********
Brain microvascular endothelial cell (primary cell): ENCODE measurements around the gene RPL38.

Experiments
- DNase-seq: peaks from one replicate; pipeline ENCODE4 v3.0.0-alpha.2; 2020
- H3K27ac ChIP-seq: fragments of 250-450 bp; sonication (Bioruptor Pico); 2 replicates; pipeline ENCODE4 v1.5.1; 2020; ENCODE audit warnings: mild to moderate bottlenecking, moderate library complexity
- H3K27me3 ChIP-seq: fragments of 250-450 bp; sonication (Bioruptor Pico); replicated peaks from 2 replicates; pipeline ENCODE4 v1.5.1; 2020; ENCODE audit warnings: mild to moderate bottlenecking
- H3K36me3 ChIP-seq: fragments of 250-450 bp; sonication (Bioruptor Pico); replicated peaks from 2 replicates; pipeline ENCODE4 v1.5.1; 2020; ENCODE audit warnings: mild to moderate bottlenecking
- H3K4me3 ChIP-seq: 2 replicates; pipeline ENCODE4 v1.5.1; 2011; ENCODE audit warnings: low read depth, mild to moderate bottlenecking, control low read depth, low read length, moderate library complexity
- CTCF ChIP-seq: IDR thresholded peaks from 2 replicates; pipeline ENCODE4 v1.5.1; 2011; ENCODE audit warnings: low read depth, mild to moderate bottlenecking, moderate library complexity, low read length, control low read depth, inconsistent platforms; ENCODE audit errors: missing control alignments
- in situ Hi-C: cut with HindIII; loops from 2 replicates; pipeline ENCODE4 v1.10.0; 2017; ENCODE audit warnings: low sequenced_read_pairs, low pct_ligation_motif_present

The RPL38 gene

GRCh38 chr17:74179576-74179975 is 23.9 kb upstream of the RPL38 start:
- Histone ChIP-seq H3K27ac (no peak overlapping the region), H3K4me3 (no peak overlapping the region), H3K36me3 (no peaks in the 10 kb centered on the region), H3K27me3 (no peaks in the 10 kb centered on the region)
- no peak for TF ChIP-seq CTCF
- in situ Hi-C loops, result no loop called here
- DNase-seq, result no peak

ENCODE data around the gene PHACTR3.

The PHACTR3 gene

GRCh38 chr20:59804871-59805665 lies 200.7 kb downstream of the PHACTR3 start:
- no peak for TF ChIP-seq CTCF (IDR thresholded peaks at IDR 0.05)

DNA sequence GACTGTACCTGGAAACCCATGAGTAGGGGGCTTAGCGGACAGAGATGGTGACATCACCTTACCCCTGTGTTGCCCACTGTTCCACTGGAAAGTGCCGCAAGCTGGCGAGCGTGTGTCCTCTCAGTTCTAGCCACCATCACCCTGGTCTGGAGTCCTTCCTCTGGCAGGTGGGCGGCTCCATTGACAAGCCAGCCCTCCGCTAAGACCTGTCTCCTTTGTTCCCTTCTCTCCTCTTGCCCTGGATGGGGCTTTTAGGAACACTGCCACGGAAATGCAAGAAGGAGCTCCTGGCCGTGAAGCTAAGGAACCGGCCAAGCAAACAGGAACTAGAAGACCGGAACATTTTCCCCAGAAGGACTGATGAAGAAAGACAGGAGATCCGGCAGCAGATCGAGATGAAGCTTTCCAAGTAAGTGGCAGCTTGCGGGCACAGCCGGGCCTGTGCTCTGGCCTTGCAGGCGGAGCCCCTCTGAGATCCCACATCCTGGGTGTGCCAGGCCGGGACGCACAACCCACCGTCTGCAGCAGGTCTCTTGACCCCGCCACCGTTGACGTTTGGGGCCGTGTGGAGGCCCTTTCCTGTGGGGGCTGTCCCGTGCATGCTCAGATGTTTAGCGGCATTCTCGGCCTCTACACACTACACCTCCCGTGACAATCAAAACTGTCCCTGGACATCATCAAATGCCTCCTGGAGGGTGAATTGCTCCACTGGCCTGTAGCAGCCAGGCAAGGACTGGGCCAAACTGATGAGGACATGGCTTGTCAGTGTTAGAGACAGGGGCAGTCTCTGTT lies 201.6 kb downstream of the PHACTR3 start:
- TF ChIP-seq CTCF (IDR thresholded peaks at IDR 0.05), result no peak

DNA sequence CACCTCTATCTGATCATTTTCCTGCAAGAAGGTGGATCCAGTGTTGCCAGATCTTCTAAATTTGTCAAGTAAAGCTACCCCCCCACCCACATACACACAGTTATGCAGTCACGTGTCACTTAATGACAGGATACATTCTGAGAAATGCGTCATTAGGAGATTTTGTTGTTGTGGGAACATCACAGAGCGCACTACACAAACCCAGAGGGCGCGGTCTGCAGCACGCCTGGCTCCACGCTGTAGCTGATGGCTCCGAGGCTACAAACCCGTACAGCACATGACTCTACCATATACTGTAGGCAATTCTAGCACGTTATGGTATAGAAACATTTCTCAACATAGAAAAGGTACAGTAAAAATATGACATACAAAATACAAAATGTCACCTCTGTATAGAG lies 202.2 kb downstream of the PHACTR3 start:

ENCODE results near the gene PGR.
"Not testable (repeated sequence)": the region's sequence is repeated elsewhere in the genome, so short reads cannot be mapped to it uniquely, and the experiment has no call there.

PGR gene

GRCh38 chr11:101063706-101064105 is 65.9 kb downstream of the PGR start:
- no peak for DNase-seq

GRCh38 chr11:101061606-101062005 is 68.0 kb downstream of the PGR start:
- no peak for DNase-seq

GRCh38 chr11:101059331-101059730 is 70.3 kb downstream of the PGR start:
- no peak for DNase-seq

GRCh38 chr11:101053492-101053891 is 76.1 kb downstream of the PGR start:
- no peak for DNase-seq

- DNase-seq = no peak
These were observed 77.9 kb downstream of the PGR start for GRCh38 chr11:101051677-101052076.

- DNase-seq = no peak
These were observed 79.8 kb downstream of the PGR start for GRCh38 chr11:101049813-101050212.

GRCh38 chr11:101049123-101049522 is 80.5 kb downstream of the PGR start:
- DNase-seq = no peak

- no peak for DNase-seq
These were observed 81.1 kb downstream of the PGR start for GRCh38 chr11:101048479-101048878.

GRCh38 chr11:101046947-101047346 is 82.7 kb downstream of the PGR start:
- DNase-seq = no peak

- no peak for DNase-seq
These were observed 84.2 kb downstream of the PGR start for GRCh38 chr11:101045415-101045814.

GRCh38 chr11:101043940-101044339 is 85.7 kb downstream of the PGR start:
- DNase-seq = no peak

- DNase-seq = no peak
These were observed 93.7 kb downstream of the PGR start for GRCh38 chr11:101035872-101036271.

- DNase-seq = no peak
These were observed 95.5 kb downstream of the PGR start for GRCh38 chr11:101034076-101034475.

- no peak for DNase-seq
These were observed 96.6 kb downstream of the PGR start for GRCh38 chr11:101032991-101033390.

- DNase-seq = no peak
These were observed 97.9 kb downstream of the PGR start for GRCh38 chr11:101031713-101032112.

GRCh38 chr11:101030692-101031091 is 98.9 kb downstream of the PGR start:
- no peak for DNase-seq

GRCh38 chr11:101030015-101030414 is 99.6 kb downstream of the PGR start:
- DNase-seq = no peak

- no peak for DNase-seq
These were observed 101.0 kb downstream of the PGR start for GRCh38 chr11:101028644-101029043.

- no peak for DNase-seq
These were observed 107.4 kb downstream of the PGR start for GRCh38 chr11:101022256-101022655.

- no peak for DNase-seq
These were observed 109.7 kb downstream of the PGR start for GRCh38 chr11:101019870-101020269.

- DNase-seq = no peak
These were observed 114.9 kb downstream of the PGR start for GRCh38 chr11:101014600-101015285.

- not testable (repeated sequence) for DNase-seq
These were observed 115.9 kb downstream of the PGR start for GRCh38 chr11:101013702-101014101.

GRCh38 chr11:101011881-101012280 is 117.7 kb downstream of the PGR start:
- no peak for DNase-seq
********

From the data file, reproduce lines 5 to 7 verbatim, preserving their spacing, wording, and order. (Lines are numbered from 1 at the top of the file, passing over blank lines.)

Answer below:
- H3K27me3 ChIP-seq: fragments of 250-450 bp; sonication (Bioruptor Pico); replicated peaks from 2 replicates; pipeline ENCODE4 v1.5.1; 2020; ENCODE audit warnings: mild to moderate bottlenecking
- H3K36me3 ChIP-seq: fragments of 250-450 bp; sonication (Bioruptor Pico); replicated peaks from 2 replicates; pipeline ENCODE4 v1.5.1; 2020; ENCODE audit warnings: mild to moderate bottlenecking
- H3K4me3 ChIP-seq: 2 replicates; pipeline ENCODE4 v1.5.1; 2011; ENCODE audit warnings: low read depth, mild to moderate bottlenecking, control low read depth, low read length, moderate library complexity